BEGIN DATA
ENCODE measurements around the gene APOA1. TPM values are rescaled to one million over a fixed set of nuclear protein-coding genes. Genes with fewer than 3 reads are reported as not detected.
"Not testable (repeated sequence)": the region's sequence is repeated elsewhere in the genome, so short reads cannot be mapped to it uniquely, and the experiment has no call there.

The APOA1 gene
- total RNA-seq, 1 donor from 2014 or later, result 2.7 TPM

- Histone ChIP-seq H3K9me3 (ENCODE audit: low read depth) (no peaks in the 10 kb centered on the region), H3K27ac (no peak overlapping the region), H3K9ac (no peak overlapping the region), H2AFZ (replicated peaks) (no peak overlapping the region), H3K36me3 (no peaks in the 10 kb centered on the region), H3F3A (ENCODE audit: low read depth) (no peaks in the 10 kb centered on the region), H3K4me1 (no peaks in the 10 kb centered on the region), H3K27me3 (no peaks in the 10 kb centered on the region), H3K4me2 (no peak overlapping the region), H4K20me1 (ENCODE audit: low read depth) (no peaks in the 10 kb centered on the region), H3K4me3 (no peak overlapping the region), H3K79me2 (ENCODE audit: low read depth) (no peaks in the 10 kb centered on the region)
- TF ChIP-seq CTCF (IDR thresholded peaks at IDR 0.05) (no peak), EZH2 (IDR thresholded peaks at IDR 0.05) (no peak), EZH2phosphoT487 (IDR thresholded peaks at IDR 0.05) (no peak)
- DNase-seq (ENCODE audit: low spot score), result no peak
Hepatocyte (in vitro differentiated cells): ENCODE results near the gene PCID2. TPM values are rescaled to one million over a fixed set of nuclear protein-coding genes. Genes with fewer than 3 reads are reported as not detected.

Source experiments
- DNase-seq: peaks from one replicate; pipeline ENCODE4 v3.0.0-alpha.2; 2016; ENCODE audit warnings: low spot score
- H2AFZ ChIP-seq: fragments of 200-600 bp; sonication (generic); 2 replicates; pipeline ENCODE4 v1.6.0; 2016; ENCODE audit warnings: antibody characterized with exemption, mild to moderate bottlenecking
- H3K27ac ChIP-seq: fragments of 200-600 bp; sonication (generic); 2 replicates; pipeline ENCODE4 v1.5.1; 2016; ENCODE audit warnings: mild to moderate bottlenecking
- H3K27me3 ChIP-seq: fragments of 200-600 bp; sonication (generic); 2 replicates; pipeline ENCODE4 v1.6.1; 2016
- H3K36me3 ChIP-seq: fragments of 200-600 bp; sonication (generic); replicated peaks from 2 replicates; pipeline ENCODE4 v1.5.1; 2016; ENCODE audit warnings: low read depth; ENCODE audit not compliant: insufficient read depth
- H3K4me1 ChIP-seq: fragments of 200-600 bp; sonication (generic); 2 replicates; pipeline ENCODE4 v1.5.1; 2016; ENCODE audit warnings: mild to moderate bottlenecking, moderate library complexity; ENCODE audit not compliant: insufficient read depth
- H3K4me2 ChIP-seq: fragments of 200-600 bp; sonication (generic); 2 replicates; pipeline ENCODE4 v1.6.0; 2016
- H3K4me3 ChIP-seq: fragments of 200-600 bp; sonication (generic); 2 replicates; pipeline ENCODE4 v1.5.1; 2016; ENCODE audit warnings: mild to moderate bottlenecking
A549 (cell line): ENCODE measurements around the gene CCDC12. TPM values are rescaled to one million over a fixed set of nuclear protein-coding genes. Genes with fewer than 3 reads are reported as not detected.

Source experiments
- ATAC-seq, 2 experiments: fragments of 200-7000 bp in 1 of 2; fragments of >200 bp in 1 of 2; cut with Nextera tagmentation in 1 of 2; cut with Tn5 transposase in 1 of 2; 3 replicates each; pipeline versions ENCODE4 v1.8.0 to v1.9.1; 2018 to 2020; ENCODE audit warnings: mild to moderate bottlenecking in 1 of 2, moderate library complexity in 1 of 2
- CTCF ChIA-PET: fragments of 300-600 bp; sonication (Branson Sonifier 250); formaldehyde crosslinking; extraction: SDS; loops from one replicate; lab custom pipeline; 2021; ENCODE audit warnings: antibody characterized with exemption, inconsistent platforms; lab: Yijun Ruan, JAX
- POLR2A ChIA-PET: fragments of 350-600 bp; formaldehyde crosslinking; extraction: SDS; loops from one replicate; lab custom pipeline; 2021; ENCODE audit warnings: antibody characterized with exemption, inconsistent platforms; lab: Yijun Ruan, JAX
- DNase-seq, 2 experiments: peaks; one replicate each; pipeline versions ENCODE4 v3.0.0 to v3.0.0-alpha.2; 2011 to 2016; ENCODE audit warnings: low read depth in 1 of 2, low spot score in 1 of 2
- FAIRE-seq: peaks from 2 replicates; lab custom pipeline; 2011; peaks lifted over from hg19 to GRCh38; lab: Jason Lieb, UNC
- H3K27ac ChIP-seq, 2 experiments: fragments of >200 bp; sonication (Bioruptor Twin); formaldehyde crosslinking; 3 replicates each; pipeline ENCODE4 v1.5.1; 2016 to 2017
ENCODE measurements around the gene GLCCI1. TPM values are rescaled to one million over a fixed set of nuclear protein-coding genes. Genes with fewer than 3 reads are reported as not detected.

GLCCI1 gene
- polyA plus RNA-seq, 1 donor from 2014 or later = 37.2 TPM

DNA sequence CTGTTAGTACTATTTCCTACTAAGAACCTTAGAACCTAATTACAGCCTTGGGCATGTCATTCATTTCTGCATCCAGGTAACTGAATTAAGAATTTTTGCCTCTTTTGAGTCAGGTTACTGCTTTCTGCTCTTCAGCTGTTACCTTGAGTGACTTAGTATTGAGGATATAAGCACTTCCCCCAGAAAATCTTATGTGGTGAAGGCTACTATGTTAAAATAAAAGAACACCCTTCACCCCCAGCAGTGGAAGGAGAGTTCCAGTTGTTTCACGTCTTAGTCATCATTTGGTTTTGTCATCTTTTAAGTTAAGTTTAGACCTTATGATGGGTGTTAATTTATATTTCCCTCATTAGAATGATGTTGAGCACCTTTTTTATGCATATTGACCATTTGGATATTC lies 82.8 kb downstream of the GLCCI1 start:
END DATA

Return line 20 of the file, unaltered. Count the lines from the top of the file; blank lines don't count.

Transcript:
- ATAC-seq, 2 experiments: fragments of 200-7000 bp in 1 of 2; fragments of >200 bp in 1 of 2; cut with Nextera tagmentation in 1 of 2; cut with Tn5 transposase in 1 of 2; 3 replicates each; pipeline versions ENCODE4 v1.8.0 to v1.9.1; 2018 to 2020; ENCODE audit warnings: mild to moderate bottlenecking in 1 of 2, moderate library complexity in 1 of 2